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Jack Sisson's Life Ethics Blog

We must find new ways through many ethical issues, especially regarding bioethics, medical ethics, and criminal justice. Jack Sisson's 'Life Ethics' blog focuses on numerous areas of concern, including the philosophical and ethical dilemmas surrounding stem-cell research, abortion, medical research, and health care.

 
Here's another reason to support stem-cell research:
Stefan Heller's dream is to someday find a cure for deafness.

As a leader in stem cell-based research on the inner ear at the Stanford University School of Medicine, he's got a step-by-step plan for making this dream a reality.

It may take another decade or so, but if anyone can do it, he's the guy to place your bets on.

"Everyone asks, 'How long before we do this?'" said Heller, PhD, associate professor of otolaryngology, whose accent still bears the trace of his native Germany. "I tell them the devil is in the details."

But even at the national level, those in the research community remain hopeful that Heller's work will reap successes sooner rather than later. Heller will discuss his stem cell research during a panel discussion Feb. 17 in San Francisco at the annual meeting of the American Association for the Advancement of Science. The session is titled "Hearing health: The looming crisis and what can be done about it."

James Battey, MD, director of the National Institute on Deafness and Other Communication Disorders, lauded Heller as "one of the leading auditory neuroscientists" and points to his stem cell regeneration research as a high priority for the institute.

Heller's vision is to develop a variety of possible cures for deafness. For the past year and a half, since coming to Stanford from Harvard, he's been focused on two paths: drug therapy -which could be as simple as an application of ear drops - and stem cell transplantation into the inner ear to remedy hearing loss.

Currently he's working on perfecting the steps toward eventual stem cell transplantation into humans, with the goal of first curing deafness in mice within the next five years.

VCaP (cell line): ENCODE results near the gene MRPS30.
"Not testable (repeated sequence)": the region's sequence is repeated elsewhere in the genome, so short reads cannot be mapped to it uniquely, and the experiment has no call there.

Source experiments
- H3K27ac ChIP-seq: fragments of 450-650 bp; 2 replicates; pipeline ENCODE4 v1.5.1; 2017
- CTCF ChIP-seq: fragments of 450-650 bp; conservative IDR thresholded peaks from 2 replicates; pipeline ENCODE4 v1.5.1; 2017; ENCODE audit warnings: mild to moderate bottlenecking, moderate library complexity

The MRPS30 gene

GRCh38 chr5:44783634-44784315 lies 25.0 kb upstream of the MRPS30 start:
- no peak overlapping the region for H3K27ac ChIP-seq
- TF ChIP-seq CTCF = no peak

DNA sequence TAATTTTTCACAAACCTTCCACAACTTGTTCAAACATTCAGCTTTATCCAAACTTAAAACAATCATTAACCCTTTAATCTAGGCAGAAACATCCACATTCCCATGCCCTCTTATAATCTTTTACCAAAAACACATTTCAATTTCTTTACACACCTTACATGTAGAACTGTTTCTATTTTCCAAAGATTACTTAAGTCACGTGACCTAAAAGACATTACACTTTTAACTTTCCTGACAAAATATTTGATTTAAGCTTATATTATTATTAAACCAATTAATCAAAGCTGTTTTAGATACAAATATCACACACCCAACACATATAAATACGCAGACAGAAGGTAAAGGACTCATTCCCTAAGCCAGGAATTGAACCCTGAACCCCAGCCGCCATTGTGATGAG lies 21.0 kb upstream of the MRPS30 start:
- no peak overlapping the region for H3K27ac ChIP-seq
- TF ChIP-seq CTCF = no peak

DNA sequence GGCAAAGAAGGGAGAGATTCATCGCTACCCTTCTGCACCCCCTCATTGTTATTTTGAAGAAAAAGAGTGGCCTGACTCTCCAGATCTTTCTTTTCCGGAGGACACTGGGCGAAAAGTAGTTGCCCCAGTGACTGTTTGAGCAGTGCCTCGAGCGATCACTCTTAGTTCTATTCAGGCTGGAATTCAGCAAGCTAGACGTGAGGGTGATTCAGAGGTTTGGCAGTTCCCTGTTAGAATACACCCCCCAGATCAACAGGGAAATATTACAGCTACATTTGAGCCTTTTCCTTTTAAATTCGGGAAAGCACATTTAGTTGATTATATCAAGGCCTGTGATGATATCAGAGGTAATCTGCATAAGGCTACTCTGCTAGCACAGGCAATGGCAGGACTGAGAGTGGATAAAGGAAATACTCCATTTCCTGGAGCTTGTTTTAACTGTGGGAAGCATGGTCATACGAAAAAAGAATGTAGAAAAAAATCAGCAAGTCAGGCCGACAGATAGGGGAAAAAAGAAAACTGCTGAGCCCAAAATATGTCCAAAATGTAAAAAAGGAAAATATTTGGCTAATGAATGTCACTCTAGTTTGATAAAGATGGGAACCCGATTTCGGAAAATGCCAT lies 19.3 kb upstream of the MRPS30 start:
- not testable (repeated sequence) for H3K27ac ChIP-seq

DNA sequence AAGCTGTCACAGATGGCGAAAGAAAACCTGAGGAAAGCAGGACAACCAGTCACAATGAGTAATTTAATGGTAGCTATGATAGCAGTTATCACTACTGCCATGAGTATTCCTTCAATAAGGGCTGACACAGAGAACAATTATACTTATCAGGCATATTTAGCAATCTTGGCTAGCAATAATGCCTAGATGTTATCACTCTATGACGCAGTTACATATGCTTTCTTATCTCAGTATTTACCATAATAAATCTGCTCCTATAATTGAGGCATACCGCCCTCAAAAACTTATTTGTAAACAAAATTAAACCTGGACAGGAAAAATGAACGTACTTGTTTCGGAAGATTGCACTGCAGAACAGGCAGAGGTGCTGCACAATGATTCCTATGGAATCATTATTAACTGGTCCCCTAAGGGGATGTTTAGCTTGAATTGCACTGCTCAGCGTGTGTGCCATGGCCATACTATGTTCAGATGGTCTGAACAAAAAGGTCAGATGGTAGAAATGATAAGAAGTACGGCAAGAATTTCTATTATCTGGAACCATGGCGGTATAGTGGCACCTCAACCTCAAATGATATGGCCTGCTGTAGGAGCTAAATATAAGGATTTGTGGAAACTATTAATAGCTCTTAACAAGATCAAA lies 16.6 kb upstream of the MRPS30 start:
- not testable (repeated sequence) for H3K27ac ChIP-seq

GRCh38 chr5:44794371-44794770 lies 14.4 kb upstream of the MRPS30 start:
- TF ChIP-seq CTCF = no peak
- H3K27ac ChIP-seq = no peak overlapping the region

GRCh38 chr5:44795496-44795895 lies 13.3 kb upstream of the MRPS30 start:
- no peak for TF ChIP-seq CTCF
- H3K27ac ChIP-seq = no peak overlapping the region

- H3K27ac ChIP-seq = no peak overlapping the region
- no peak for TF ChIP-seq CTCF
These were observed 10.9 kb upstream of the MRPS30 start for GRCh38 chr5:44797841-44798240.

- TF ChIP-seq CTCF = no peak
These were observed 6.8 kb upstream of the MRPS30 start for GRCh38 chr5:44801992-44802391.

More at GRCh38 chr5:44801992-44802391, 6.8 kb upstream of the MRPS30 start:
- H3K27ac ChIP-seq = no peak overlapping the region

Read the entire article on BBS News. There's even a picture of a female embryonic stem cell.

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I didn't think I could lose more respect for Sen. John McCain than I did after the way he let himself be used by Dubya during the last presidential campaign. But now, with his own presidential aspirations at stake, he's saying whatever his advisors deem to be politically expedient, anything to ensure his name on the party's ticket. From CBS News:
Republican presidential candidate John McCain, looking to improve his standing with the party's conservative voters, said Sunday the court decision that legalized abortion should be overturned.

"I do not support Roe versus Wade. It should be overturned," the Arizona senator told about 800 people in South Carolina, one of the early voting states.

McCain also vowed that if elected, he would appoint judges who "strictly interpret the Constitution of the United States and do not legislate from the bench."
Great. Just what this country needs. Haven't the "conservative voters" been paying attention to what's been going on these past few years? Will someone please tell me how this country is better off than it was before Bush took office? In what teensy tiny way are we better off? I sure can't think of one. And now McCain wants to re-enter the Dark Ages and send women back to the illegal and dangerous abortions of the past. I could not be more disappointed.

Read the entire article.